We (I and you, the reader. I always wonder if I make a mistake using "we") are there more or less. I mean we just need to plot what is this probability given the number of triplets in input. In other words we can give the number of triplets and a fixed number of nodes and see how the probability changes.

Before it was said that there is a fixed relationship between the input size and the nodes, the latter are the double of the square (rounded) of the former.

We make another conservative estimation assuming that we process triplets until we succeed for a given destination node (because the triplets in input can be redundant and repeated, so we can succeed more than once), therefore we use the Bernoulli trials stopping at the first success. We can succeed at the first triplet, at the second, at the third and so on.

This would tell us the probability that a node is reached by a flow of type 3 by at least another node in the graph. It is not exactly (I think) the probability that two nodes would reach it, or three and so on but it is a good indicator since this "other node" is random.

For example if we have 100 triplets in input and the double of the square root of this value in nodes, so 20, we would have the following formula to compute the probability that sooner or later through those triplets one random node would reach another random one with flow of type 3: This due to the form: So, having an approximate probability of 0.81, that is 81%, with 100 triplets indicates that it is very likely that one node may be reached with flow 3 and so may be in the result.

We can then plot what happens when we have an input of 10 triplets, or 11 or 12 and so on, having the number of nodes equal to the square root of the triplets in input, times two, rounded down. (full pic http://imgur.com/4WgeoE4 )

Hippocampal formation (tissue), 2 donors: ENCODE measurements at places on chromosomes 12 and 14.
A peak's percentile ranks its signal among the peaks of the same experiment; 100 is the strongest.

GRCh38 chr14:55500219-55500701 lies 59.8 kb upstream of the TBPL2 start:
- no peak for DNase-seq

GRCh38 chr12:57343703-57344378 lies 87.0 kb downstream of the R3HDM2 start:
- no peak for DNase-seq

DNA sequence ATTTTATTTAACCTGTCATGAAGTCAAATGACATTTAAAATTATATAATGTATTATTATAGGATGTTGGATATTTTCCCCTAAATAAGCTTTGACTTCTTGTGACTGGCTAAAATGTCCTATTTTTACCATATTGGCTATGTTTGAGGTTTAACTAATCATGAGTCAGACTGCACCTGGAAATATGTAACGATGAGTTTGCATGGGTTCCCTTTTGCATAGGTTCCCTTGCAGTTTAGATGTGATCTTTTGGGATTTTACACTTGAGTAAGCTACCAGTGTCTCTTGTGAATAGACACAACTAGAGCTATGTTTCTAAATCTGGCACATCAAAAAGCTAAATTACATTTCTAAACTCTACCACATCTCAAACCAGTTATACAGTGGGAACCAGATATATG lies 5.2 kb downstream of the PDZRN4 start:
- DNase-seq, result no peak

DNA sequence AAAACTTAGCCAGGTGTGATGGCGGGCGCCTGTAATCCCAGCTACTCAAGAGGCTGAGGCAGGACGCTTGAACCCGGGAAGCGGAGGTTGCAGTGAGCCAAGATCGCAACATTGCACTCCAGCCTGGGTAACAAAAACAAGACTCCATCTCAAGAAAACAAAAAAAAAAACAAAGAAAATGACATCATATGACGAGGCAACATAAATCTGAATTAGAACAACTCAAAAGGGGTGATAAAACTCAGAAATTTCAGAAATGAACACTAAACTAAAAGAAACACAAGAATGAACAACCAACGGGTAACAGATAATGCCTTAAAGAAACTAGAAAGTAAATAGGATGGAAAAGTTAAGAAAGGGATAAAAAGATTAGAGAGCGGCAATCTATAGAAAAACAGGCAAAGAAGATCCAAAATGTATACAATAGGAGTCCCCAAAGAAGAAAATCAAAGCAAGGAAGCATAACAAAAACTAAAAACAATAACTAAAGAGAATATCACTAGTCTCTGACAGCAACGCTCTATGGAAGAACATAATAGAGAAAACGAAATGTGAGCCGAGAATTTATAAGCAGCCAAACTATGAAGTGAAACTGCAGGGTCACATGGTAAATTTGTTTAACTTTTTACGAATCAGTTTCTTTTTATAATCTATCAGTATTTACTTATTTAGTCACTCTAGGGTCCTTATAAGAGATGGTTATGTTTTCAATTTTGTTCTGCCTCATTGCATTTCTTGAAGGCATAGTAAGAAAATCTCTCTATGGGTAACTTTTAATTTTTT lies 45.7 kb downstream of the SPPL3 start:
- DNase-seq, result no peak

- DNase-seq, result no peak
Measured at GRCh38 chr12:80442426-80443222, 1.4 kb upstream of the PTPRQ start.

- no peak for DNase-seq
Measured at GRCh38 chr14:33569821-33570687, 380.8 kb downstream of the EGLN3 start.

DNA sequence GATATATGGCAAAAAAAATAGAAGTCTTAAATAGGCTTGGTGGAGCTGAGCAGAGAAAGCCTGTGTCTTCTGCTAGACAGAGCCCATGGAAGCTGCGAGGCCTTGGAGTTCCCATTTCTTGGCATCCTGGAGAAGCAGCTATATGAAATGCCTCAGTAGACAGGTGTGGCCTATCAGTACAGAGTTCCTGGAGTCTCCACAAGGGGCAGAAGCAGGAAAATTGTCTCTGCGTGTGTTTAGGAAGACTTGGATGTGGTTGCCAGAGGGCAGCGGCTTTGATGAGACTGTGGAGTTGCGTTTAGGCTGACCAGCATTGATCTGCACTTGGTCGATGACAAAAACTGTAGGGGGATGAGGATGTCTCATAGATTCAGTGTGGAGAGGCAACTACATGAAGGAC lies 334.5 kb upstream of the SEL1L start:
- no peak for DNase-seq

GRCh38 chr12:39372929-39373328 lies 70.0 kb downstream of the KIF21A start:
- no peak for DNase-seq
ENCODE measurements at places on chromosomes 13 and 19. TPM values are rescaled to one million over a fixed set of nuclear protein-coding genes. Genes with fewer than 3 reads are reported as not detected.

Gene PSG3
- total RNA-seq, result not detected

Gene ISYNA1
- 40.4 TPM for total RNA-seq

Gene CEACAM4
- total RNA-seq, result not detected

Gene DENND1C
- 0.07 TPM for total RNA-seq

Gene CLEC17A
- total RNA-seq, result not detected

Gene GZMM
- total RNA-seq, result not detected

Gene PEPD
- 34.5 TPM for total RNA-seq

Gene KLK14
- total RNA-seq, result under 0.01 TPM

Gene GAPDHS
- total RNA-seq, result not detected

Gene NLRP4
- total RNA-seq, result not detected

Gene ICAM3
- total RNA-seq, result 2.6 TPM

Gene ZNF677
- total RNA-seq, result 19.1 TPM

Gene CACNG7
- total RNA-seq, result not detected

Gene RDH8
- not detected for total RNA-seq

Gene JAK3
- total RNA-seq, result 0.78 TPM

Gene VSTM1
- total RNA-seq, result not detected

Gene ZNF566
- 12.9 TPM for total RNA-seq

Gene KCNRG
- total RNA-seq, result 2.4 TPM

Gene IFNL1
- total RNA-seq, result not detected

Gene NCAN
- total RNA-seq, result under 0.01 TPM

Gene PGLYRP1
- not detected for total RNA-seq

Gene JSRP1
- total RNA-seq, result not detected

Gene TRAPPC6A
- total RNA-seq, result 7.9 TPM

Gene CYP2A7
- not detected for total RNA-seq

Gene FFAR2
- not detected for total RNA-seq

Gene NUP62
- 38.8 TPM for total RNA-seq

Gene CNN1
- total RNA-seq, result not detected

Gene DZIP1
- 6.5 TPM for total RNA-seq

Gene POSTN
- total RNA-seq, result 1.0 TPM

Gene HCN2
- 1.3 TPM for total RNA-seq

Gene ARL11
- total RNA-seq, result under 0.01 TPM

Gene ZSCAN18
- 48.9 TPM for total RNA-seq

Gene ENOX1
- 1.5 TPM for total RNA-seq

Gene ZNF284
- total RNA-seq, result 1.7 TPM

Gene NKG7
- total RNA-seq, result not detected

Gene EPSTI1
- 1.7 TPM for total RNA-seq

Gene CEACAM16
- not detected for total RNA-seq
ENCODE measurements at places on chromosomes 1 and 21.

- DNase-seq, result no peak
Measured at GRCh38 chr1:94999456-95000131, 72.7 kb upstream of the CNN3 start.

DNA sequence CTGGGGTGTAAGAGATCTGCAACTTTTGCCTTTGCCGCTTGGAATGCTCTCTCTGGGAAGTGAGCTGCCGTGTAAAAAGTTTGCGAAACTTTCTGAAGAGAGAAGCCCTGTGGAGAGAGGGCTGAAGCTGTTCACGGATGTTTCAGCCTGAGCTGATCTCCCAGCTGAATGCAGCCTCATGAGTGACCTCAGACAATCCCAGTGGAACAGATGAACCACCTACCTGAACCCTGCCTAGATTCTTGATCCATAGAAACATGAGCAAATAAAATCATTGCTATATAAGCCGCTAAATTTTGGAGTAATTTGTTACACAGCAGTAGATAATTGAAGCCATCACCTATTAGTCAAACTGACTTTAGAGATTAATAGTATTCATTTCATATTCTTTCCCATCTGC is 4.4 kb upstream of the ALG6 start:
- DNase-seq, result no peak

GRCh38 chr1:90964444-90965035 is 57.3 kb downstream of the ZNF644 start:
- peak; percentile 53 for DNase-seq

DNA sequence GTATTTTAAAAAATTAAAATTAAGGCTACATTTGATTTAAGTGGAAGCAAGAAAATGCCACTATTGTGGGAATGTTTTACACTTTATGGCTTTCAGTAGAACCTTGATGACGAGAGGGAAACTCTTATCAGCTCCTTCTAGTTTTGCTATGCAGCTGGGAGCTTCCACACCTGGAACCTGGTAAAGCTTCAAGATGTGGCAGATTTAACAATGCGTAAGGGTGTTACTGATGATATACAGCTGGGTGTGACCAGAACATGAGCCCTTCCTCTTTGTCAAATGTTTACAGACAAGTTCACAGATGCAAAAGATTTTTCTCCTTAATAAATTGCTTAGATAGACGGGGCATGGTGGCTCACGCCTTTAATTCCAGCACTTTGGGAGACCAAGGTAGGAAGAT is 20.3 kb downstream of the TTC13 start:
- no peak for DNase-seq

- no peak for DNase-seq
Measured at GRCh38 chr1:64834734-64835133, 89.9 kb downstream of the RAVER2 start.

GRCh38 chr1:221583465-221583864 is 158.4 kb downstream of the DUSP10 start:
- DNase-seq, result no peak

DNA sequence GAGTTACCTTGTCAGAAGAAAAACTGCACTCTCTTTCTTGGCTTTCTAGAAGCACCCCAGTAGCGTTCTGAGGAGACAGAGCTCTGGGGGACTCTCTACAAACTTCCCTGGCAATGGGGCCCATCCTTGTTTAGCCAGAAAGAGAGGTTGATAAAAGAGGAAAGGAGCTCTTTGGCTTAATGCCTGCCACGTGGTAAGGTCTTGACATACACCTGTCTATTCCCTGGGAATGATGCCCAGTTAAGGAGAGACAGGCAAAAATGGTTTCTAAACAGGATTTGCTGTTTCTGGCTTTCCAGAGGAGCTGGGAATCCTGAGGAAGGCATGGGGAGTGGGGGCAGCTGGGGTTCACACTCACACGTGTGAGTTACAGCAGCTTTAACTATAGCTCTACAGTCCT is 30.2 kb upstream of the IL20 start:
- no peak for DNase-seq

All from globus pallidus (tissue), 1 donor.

The zig zag is a curious phenomena that I still have to justify. The point is, though, that the more the triplets in input, the more a node is likely to be reached by another with a flow of type 3. So having results with many nodes seems less strange.

The next step will be, thought, to compute the probability that two or more nodes reaches a node at the same time with flow of type 3, this would provide better insights, even though the entire computation is done discarding possible factors that would increase the resulting probability. (so an round down approximation)

### What if we want two nodes reaching another with a flow of type 3?

Let's try to attack the next step. So we know the approximate probability of having a node in the graph reached, directly or indirectly, by another with a flow of type 3.

What if we want two nodes reaching another with a flow of type 3?

Given N nodes. So we choose one source, that should not be like the destination, therefore the probability of this pick should be: (N-1) / N because we can pick whatever node except the destination among a pool of N nodes. The destination, then, can be picked considering the pool of nodes aside from the picked source, and we want one precise node. Therefore 1 / (N-1) . This is exactly the formula seen above (we have to multiple this for 1/3, the probability to pick a flow of type 3).